The first time I arrived at the Larung Gar Buddhist Institute, I couldn’t believe my eyes! I couldn’t believe that something this HUGE could exist on the Tibetan Plateau ( Ihave since been back to Larung Gar several times). Located in Sertar County, Garze Prefecture དཀར་མཛེས་ཁུལ་གསེར་ཐར་རྫོང་ in the traditional Tibetan region of Kham found in western Sichuan, Larung Gar is home to over 40,000 monks, nuns and lay-students. Some sources claim that there are only 10,000 monks and nuns here, but that number is incorrect. Several monks at Larung Gar told me that there are at least 40,000 people living there and possibly more. Looking around the massive complex of Larung Gar, you can easily see that this place is home to many tens of thousands of people.
Larung Gar sits in a valley at 4000 meters in elevation, about 4kms off of the main road and about 15kms before reaching the county town of Sertar. Huge prayer wheels mark the entrance to the institute. The campus is enormous…much larger than I ever imagined. Houses for monks and nuns sprawl all over the valley and up the surrounding mountains. A huge wall through the middle of Larung Gar separates the monk side from the nun side. Monks and nuns are not allowed out of their designated areas except at a common area open to both monks and nuns is found in front of the main monastery assembly hall. The houses are all built in a wood style that is traditionally found in this region. The houses are built so close together that they are almost on top of each other. How the monks and nuns find their specific house among ten thousand plus houses is beyond me!
***Sertar and Larung Gar Buddhist Institute are sensitive areas that in the past, have been closed to foreign travelers. However, Sertar and Larung Gar have been completely open to foreign travelers since 2011. I have not heard any anyone having any problems visiting Larung Gar since 2011.
I went during the winter the first time I visited. The air temperature was at least -25C (-13F) when I was there in December, and perhaps even colder. The few police that I saw in the area were probably more concerned about staying warm than keeping an eye out for foreigners. Again, I have not heard of anyone having any issued visiting this area since 2011. Larung Gar sits at 4000m / 13,100 feet so make sure you are acclimatized before going there. Summers are pleasant, but winters are deathly cold with temperatures getting as cold as -40C.
Though located in Garze Prefecture, which is home mainly to Kham-speaking Tibetans, Sertar is traditionally a part of Golok, which is an Amdo speaking area sound in southeast Qinghai. A large percentage of the native people in this area will speak Amdo Tibetan as a first language. Among local Tibetans, the area is referred to as “Golok Sertar”.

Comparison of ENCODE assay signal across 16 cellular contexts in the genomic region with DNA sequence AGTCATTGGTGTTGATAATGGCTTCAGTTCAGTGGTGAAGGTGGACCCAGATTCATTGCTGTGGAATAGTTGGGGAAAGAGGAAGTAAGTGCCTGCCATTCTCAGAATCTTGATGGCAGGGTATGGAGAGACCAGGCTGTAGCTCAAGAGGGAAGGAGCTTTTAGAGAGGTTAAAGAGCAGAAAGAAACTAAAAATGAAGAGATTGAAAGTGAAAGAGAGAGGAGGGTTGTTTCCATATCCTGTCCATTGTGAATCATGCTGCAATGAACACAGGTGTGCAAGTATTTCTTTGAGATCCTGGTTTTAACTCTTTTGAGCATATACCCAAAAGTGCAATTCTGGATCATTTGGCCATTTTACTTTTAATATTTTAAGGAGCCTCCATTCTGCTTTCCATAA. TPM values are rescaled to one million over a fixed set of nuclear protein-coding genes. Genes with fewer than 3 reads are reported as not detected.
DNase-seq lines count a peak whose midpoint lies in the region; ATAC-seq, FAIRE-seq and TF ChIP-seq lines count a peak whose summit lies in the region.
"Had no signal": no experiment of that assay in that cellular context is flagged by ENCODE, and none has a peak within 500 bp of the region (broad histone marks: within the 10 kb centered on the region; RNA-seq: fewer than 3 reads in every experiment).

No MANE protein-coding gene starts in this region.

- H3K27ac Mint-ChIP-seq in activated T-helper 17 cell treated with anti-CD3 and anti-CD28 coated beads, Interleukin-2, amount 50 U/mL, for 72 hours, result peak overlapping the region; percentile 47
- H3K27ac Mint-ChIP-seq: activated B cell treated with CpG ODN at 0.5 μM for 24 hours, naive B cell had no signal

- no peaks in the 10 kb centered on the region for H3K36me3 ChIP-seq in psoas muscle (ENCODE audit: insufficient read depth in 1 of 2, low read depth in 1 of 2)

Sertar County is not an easy place to get to. It is quite remote and far from any city. The nearest large city is Chengdu, which is 650 kilometers away and takes 11 to 13 hours to reach by vehicle. Because of the high elevation of Sertar, it is recommended that you take a couple of acclimatization days before arriving. I recommend going from Chengdu to Kangding (330 kilometers, multiple buses per day). Stay at night or two in Kangding. The last time I checked, there were not direct buses from Kangding to Sertar. You first need to go to Garze (385 kilometers, 1 bus per day) and then take either a bus or a shared mini-van taxi to Sertar and Larung Gar (distance: 150 kilometers).
There are at least 1 or 2 daily buses that go directly from Chengdu to the Sertar (Seda in Chinese) county town. The bus normally takes 12 hours, possibly more. You can either get off of the public bus at the intersection of where Larung Gar is (roughly 15 kilometers before reaching the county town) or go first to the county town and then take a short taxi ride to Larung Gar.
Another option is to talk to the many Tibetan drivers that hang out each day in front of the Kangding Hotel in the Wu Hou Ci District in Chengdu (the main Tibetan area of Chengdu). These drivers own their own vehicles and operate an “under-the-table” type of taxi service. They most serve Tibetans, but they will usually also take foreigners. They mostly use LandCruisers or Pajero’s. As stated above, I recommend acclimatizing somewhere before arriving in the Sertar region, elevation 4000 meters. Do not underestimated the affects that high altitude can have on your unacclimatized body.
The main attraction is this area is Larung Gar. The dusty town of Sertar, 25 kilometers from Larung Gar, has a couple of decent hotel options to choose from and plenty of restaurants and small stores.
If you have any questions about Larung Gar, need a recommendation on a travel agency or have any other travel related questions on Tibet, send an email to me at firstname.lastname@example.org